While the Closet Space basement studio is not wheelchair or mobility aid accessible, Reesor says she is more than happy to move garments to the main floor on an appointment-only basis.
The shop is the only local retailer that consistently stocks chest binders in assorted styles, packers and pouches, all at various price points. They also offer gender-affirming gear through an upcycling program that gives gently used pieces another life. Upcycled items are offered at $5 each, or for free.
“We want to have something for everyone, and price should never be a barrier,” Reesor says. “I’m not interested in ever turning anyone away.”
For more style, check out …
Chip’s Vintage is a vintage boutique currently renovating their West Broadway storefront.
To stay updated on the move to their new space, follow @chipsvintage on Instagram.
Jade Rennie-Harper is a queer-friendly tattooer working in the American traditional style, who owns and operates House of the Rising Sun in St. Boniface. Her books are currently closed, but stay tuned for future appointment availability. To see Rennie-Harper’s work or for more information, follow @ferdelanceee or @risingsuntattoo__ on Instagram.
Drag performers Purple Haze and Soleil Midowne are best friends and the masterminds behind Accent’aigu Nails. Operating out of their Exchange District studio, the pair share the fun of designing nails and fulfilling orders for Winnipeg’s drag community.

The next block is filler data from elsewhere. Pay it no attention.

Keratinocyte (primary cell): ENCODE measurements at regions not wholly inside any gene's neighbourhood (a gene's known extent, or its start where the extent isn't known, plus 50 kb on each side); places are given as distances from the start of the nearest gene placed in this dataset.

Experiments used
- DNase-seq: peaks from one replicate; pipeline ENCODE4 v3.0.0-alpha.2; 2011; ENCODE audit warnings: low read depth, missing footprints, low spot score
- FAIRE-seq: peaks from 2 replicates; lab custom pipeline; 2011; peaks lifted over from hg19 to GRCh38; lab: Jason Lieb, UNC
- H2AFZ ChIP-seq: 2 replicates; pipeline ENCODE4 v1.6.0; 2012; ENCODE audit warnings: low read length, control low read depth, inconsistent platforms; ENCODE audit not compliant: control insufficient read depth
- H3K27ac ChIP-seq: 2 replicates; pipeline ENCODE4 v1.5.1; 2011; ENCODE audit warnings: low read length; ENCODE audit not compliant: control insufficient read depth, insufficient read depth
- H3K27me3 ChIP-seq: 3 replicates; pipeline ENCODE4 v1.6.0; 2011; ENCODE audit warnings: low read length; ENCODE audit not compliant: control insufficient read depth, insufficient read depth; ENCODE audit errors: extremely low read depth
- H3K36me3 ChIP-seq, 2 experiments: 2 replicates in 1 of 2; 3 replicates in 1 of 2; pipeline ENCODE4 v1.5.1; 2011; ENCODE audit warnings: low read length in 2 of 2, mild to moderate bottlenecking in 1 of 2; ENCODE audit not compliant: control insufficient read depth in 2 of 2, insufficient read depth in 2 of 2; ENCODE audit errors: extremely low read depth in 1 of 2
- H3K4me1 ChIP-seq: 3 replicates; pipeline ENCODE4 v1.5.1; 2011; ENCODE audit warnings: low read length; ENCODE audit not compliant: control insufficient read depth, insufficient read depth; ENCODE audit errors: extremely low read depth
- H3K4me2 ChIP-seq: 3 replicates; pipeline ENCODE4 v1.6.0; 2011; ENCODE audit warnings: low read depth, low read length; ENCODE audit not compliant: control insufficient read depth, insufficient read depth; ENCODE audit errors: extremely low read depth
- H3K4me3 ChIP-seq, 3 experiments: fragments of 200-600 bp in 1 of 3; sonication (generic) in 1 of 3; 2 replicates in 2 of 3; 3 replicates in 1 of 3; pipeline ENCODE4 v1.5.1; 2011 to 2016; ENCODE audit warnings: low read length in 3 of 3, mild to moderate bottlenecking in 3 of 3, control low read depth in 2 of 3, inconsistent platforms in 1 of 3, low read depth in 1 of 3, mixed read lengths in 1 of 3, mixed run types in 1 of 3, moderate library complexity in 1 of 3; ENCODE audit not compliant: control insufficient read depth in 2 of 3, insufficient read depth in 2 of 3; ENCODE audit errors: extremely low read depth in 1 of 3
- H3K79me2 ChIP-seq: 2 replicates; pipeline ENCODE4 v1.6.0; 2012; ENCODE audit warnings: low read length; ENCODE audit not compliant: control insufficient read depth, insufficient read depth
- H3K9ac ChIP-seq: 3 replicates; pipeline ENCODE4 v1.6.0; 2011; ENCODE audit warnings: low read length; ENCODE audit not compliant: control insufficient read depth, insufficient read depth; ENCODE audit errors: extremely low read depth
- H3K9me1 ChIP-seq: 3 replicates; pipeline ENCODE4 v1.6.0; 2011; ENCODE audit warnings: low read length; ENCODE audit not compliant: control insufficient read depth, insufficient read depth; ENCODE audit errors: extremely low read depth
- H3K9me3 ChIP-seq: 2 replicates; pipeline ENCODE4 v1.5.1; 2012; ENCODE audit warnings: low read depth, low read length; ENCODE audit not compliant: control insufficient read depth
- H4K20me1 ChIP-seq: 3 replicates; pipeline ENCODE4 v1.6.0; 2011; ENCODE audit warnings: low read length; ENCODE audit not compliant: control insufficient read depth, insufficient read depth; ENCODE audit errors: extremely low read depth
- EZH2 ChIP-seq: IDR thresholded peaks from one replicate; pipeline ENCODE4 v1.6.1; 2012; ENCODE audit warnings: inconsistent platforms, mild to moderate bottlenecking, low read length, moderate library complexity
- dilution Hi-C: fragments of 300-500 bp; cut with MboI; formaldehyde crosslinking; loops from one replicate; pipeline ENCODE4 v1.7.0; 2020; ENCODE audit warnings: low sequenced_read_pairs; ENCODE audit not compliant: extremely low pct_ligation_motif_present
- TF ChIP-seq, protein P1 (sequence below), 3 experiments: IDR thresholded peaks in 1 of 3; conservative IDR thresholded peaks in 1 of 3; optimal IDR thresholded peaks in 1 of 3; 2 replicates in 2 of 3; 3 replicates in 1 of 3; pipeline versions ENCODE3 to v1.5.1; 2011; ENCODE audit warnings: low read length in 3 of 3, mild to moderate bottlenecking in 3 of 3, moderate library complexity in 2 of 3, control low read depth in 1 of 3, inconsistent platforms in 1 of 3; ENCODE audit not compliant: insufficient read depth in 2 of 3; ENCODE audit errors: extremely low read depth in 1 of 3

Winnipeg’s drag scene has been in a constant state of growth over the last several years, with new performers making their debut nearly every month, making a niche business like Accent’aigu Nails viable.
“I was so busy at first. I was doing nails nonstop for a good five months,” Purple Haze says. “After (the pandemic), there’ll probably be a bunch of new baby queens wanting nails.”
While the pandemic changed the flow of business for Accent’aigu, the pair are hopeful for what the future holds.
“My plan is to go to cosmetology school and learn how to do acrylic nails,” Purple Haze says. “I want to take Accent’aigu from not just a local business to maybe a Canada-wide business, and then maybe even international. But for now I’m happy with being local. The community is really amazing.”
While Accent’aigu’s main clientele is drag performers, they also offer custom sets to anyone interested in glamorous nails.
To peruse Accent’aigu’s ready-to-go nail set selection or to order custom nails, head to
@accentaigunails on Instagram or email email@example.com.
For more drag-related events and content,
check out ...
Drag in the Peg
Drag in the Peg is a podcast all about local drag. There are two seasons to binge on Anchor.fm, Spotify or the Apple Podcast app.
Club 200 at 190 Garry St. is a place for a quiet drink and snack on a Tuesday night, or a lively spot for local drag on any given weekend, pending COVID-19 restrictions and protocol. The kitchen at Club 200 is open for takeout orders.
Slunt Factory is a trio of drag performers that puts on monthly showcases at Club 200. They’re taking a step back from events for now in light of the COVID-19 pandemic, but stay tuned by following them at @sluntfactory on Instagram.
Queer Sk8 Winnipeg
In May 2019, organizer and founder Eight McKay noticed queer-led skateboarding initiatives online and felt the Winnipeg scene would benefit from an inclusive environment for skating.
“My experience skating with non-queer people is that it’s pretty lonely, isolating,” McKay says. “There’s a lot of violence that happens at the skatepark.”
Folks can expect positive vibes and a welcoming environment at a Queer Sk8 Winnipeg event.
“I try to be open and talk to everybody,” McKay says. “We usually have a table set up with zines and resources and stuff like that.”